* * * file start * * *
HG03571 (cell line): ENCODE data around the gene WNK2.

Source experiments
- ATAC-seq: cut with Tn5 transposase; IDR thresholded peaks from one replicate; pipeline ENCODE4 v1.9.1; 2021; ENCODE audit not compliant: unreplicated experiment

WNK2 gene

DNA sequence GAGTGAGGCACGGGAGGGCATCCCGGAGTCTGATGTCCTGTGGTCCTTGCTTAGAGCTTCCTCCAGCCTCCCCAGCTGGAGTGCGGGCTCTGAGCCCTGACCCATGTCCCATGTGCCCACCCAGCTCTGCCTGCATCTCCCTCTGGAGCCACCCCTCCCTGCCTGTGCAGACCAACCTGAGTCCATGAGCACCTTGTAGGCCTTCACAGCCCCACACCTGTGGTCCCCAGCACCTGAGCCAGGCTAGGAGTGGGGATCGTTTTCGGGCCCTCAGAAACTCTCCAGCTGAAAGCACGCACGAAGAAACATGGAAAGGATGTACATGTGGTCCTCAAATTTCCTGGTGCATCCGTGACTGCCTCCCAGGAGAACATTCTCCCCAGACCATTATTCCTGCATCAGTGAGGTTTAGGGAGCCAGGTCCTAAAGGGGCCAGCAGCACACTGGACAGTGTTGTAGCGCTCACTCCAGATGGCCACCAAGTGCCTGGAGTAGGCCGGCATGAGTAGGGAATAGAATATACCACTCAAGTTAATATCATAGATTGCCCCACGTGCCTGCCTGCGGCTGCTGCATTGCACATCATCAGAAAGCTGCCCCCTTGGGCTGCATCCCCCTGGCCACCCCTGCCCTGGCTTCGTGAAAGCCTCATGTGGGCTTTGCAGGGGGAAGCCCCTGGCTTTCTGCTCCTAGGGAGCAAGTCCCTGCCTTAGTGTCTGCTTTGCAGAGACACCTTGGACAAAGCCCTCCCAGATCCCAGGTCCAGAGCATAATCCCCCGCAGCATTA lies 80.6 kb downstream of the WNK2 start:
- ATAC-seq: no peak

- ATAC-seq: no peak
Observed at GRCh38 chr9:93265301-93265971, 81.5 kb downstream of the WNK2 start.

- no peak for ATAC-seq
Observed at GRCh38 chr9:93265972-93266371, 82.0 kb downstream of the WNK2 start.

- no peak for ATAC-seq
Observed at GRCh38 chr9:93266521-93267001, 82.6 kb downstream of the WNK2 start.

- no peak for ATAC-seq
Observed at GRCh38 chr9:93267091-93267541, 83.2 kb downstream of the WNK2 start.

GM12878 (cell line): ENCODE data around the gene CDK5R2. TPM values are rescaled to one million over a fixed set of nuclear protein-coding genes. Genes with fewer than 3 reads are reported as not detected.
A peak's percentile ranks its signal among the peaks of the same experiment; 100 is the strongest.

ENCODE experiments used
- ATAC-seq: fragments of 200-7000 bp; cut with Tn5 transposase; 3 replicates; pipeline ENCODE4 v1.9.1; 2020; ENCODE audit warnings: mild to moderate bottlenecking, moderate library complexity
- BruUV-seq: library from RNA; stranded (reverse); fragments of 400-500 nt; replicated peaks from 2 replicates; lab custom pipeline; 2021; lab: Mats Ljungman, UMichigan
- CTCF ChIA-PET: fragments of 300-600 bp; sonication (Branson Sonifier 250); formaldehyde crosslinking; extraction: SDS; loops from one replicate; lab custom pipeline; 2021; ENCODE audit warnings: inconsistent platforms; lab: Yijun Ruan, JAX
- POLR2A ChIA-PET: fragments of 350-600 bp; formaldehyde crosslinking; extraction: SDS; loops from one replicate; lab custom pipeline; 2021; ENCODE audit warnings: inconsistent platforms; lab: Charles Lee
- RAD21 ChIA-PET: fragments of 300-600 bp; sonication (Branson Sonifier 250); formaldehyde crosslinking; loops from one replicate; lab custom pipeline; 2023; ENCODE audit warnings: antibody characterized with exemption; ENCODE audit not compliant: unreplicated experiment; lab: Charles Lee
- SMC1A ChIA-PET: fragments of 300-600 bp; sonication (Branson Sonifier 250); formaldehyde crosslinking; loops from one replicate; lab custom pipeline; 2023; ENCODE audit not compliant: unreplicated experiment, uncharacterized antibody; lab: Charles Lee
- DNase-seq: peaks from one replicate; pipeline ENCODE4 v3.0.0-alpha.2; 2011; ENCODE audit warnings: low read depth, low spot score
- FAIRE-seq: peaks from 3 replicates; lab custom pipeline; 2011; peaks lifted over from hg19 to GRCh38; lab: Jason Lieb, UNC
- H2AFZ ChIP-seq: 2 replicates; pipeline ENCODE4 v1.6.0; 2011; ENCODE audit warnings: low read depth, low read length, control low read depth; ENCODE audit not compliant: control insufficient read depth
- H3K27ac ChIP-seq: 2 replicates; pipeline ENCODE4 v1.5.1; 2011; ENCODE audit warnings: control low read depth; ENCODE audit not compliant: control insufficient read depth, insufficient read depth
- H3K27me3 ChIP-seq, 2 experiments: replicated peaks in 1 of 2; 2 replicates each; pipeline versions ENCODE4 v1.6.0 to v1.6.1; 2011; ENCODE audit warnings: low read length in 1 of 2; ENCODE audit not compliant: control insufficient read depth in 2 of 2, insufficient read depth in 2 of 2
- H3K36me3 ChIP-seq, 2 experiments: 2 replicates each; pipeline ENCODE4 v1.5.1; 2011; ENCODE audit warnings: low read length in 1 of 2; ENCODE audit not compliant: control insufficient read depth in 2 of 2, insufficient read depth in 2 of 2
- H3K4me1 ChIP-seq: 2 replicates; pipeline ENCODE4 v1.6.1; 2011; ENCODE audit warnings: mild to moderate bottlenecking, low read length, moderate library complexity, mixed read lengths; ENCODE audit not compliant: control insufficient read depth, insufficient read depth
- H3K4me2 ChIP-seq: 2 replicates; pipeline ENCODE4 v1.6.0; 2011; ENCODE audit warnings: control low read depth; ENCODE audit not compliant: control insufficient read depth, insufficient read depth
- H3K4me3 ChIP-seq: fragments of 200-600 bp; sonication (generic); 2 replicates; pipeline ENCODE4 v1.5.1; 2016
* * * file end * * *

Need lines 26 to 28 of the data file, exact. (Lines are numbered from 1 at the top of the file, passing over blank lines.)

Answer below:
- H2AFZ ChIP-seq: 2 replicates; pipeline ENCODE4 v1.6.0; 2011; ENCODE audit warnings: low read depth, low read length, control low read depth; ENCODE audit not compliant: control insufficient read depth
- H3K27ac ChIP-seq: 2 replicates; pipeline ENCODE4 v1.5.1; 2011; ENCODE audit warnings: control low read depth; ENCODE audit not compliant: control insufficient read depth, insufficient read depth
- H3K27me3 ChIP-seq, 2 experiments: replicated peaks in 1 of 2; 2 replicates each; pipeline versions ENCODE4 v1.6.0 to v1.6.1; 2011; ENCODE audit warnings: low read length in 1 of 2; ENCODE audit not compliant: control insufficient read depth in 2 of 2, insufficient read depth in 2 of 2